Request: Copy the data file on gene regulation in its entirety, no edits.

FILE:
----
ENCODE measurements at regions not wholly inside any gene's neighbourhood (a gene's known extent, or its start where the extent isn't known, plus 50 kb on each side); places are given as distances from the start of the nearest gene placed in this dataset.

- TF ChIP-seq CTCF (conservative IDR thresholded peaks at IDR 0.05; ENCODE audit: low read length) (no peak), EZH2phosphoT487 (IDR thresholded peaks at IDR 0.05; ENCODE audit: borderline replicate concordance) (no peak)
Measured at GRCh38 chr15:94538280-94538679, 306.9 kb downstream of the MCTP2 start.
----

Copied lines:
ENCODE measurements at regions not wholly inside any gene's neighbourhood (a gene's known extent, or its start where the extent isn't known, plus 50 kb on each side); places are given as distances from the start of the nearest gene placed in this dataset.

- TF ChIP-seq CTCF (conservative IDR thresholded peaks at IDR 0.05; ENCODE audit: low read length) (no peak), EZH2phosphoT487 (IDR thresholded peaks at IDR 0.05; ENCODE audit: borderline replicate concordance) (no peak)
Measured at GRCh38 chr15:94538280-94538679, 306.9 kb downstream of the MCTP2 start.